Google runs a really big network. It’s not the same kind of network that a carrier like AT&T runs, but it is a network, nonetheless. Google and AT&T both design and build networks to meet the business needs of their corporations. In the case of AT&T, that means that the network must reach the enterprise and service provider end-users that need connectivity, it must aggregate traffic into backbones effectively and must take that traffic to other networks, including customer networks and peer networks. In the case of Google, it means that the network must interconnect them to the rest of the Internet in order to efficiently deliver the web pages consumed by the constant crawl of the web, and to efficiently deliver Google’s content (search results, gmail pages, ads, news, videos) to Google’s user base. All of this is really pretty straightforward.
A network of Google’s size cannot interconnect with anyone, much less a network of AT&T’s size at a single point. Google generates and sinks traffic to a number of different locations. It does this for reliability reasons (multiple data centers), for performance reasons (servers closer to the user respond faster), for business reasons (people who operate the networks that connect Google’s customers require multiple points of interconnection). Google also needs to handle periodic outages and maintenance to its network and server infrastructure in order to maintain 24×7 service availability in the face of near-constant failure of individual components (when you run a lot of anything: servers, routers, circuits, something is always broken).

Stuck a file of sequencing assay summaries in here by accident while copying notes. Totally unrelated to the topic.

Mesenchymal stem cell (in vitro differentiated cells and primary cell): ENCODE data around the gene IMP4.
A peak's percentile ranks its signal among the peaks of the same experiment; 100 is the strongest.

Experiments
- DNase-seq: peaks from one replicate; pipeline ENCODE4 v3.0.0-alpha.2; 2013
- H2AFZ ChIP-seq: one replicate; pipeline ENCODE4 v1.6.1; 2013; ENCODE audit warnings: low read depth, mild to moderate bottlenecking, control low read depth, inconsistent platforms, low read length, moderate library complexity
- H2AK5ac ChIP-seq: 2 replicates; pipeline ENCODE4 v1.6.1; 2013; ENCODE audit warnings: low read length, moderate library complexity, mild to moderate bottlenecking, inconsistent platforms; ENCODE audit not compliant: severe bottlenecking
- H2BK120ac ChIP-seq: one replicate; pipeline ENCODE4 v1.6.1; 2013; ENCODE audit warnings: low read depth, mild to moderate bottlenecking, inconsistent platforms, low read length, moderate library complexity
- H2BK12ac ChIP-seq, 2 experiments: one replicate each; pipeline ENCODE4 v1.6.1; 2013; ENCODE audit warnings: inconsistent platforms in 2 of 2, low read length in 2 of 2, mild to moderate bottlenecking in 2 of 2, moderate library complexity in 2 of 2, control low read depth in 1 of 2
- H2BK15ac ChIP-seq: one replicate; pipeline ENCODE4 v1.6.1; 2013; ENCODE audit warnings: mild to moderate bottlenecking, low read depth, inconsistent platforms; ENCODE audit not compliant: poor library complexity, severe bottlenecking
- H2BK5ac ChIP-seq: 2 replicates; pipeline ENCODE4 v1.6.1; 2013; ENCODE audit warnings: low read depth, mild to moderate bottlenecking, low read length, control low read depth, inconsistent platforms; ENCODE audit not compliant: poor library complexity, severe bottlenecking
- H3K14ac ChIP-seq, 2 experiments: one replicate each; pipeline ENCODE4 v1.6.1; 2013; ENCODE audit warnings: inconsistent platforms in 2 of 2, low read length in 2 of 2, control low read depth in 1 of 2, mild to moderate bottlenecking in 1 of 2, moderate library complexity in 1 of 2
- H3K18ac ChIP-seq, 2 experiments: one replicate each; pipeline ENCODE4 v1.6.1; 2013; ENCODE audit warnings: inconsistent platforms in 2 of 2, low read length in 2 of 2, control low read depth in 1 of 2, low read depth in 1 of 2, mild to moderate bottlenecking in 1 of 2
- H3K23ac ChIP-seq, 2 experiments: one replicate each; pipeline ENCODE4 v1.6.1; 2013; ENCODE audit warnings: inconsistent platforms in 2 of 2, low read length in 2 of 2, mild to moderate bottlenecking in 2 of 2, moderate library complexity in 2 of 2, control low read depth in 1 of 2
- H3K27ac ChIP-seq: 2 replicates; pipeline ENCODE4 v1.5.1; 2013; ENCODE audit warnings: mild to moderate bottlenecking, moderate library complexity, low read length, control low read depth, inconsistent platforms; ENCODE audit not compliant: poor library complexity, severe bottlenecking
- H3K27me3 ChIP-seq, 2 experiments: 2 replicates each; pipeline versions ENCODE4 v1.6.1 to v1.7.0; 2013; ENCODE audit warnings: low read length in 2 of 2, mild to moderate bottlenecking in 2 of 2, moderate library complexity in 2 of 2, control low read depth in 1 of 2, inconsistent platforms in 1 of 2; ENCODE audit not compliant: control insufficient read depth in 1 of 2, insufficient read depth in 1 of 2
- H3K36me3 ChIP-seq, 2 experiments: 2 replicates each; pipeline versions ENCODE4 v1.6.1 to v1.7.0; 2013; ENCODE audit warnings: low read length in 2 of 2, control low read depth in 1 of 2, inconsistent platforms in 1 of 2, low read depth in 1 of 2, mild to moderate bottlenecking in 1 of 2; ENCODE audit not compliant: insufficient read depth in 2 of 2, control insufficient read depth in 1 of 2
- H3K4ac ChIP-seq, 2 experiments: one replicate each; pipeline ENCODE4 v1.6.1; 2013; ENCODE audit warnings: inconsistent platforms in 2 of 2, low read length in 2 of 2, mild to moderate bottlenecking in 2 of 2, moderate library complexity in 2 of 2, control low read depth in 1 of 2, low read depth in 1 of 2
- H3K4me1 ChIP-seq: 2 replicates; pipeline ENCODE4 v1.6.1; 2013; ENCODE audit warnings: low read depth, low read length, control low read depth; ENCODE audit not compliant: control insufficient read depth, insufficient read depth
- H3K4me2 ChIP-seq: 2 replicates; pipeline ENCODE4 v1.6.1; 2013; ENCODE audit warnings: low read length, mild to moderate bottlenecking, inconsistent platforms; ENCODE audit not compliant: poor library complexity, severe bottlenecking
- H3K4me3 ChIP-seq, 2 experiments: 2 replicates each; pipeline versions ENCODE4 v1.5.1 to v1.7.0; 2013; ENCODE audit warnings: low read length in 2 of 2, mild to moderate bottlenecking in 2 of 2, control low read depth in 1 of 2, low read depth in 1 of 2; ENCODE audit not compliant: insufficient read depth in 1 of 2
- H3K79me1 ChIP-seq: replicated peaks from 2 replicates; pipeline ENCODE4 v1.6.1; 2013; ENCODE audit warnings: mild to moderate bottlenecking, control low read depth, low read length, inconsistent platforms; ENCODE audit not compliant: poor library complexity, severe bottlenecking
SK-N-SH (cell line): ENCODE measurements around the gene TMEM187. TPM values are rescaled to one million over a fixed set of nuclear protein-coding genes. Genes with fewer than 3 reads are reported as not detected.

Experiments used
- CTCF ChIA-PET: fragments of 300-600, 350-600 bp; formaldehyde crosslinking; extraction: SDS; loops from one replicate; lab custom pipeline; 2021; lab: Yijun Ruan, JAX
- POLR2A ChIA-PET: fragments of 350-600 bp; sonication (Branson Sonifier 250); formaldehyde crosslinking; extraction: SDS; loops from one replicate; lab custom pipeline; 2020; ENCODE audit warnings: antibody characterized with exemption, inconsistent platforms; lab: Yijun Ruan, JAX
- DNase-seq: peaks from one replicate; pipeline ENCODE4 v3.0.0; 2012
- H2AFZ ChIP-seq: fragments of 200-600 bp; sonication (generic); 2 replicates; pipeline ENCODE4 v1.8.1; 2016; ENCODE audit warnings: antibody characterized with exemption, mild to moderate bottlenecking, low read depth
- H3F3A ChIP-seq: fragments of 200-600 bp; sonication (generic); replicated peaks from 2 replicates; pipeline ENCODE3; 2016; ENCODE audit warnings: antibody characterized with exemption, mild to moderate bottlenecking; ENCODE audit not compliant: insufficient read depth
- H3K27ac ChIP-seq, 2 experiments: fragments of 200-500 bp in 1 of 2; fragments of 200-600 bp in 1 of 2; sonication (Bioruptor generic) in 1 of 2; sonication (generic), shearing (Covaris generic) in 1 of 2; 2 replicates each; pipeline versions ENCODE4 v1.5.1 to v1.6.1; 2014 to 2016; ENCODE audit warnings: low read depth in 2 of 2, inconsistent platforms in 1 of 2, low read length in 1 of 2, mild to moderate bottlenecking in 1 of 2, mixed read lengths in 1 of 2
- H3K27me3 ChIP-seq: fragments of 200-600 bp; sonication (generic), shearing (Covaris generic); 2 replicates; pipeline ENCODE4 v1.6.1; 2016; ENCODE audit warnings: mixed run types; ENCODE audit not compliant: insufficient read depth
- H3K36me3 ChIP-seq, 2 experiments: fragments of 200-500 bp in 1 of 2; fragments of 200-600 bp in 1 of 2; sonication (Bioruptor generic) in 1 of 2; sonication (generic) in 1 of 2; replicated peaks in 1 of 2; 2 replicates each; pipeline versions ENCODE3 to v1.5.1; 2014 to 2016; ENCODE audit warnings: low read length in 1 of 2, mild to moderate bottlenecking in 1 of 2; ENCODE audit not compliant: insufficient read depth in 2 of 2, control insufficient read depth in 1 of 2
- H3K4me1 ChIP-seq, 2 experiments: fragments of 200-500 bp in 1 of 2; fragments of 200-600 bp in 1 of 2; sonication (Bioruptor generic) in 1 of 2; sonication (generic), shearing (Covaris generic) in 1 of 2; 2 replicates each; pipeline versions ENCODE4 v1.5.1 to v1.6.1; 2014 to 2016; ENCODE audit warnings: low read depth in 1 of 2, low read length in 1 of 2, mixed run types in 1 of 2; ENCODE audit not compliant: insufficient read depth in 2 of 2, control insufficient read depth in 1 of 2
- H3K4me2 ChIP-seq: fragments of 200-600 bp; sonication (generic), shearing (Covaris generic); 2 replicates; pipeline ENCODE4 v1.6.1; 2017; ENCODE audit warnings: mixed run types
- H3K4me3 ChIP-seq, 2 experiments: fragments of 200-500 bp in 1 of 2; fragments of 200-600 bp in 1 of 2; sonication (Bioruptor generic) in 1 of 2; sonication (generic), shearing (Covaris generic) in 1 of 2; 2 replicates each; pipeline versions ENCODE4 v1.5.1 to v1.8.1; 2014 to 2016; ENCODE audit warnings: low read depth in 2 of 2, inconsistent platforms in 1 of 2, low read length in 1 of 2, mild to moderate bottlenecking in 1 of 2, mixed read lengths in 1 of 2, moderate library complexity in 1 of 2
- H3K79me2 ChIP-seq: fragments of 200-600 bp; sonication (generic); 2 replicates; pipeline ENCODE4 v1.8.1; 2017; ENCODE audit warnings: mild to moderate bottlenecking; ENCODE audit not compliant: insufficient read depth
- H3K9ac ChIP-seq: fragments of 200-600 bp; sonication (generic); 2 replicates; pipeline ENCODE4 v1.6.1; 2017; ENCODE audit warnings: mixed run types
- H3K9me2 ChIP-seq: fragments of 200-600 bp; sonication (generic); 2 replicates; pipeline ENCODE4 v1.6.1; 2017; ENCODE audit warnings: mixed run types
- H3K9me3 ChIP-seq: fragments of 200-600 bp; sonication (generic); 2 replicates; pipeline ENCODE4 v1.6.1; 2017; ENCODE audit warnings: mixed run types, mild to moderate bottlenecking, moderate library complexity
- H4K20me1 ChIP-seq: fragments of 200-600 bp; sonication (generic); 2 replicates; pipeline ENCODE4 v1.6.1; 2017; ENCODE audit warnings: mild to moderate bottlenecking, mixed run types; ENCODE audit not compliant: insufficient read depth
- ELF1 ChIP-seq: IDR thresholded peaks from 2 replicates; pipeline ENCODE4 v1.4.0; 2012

So back to net neutrality and the politics behind all of this: ultimately, every conversation about AT&T and Google right now is also about net-neutrality. AT&T and Google are the poster children for the two sides of the net neutrality debate. AT&T wants the right to reduce the quality of some traffic on its networks travelling to its subscribers so that it can offer premium versions of the same services and make more money. Google depends upon AT&T (and Verizon and other access networks) to deliver its revenue-producing ads to end-users and doesn’t want the traffic restricted or hampered in any way. This has all been covered pretty extensively in the mainstream press, the computer press, and the business press.
But even with extensive coverage and near-constant debate on the subject of net-neutrality, the discussion has ultimately provided very little clarity. Frequently the participants in the debate are simply talking about different things, or referring so imprecisely as to leave entirely in doubt what the subject of their position may be. And that’s the problem. Without a common base of facts and understanding about the technology, law, history and business models, it is impossible to have a useful discussion about network neutrality. Which is a problem, because it turns out to be a conversation that many people are desperately trying (and failing) to have.
Ultimately, that’s what caught my attention about this article. I’m not sure I care that much about how much dark fiber Google has rights to and exactly what they plan to do with it (why people care so much about this and other Google-related topics is the subject for a future post coming soon to this space). But I do think that we ought to be able to have a public discourse about these topics from a roughly common fact base and frame of reference. I hope we’re getting closer.